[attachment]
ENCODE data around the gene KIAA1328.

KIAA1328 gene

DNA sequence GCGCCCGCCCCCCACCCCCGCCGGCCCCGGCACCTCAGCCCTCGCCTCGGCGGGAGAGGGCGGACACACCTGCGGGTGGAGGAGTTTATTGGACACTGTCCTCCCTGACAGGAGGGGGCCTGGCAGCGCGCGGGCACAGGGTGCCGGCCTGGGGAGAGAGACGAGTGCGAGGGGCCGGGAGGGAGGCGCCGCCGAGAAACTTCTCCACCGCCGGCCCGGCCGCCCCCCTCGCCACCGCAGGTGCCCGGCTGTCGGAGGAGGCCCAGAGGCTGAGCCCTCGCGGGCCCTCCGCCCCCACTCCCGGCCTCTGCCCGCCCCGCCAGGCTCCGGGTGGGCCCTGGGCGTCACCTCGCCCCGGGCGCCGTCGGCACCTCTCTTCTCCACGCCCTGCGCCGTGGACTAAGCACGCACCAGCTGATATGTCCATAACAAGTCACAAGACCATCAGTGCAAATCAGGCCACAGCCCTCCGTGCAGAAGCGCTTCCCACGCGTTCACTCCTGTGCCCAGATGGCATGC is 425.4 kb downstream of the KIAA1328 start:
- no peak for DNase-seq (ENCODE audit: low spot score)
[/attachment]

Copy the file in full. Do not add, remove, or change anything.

ENCODE data around the gene KIAA1328.

KIAA1328 gene

DNA sequence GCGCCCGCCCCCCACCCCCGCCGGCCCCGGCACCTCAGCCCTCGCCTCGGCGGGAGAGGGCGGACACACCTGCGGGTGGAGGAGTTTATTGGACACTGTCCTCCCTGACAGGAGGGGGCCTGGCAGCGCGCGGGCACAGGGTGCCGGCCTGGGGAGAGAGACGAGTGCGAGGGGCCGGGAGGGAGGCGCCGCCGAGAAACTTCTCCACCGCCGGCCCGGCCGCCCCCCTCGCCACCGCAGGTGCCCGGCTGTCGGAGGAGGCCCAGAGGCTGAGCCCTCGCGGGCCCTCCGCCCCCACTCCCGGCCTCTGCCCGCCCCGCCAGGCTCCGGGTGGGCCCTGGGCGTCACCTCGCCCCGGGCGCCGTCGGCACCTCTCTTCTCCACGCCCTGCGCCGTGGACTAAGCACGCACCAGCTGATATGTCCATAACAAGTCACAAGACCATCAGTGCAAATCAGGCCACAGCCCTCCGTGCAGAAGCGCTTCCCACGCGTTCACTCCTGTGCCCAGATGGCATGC is 425.4 kb downstream of the KIAA1328 start:
- no peak for DNase-seq (ENCODE audit: low spot score)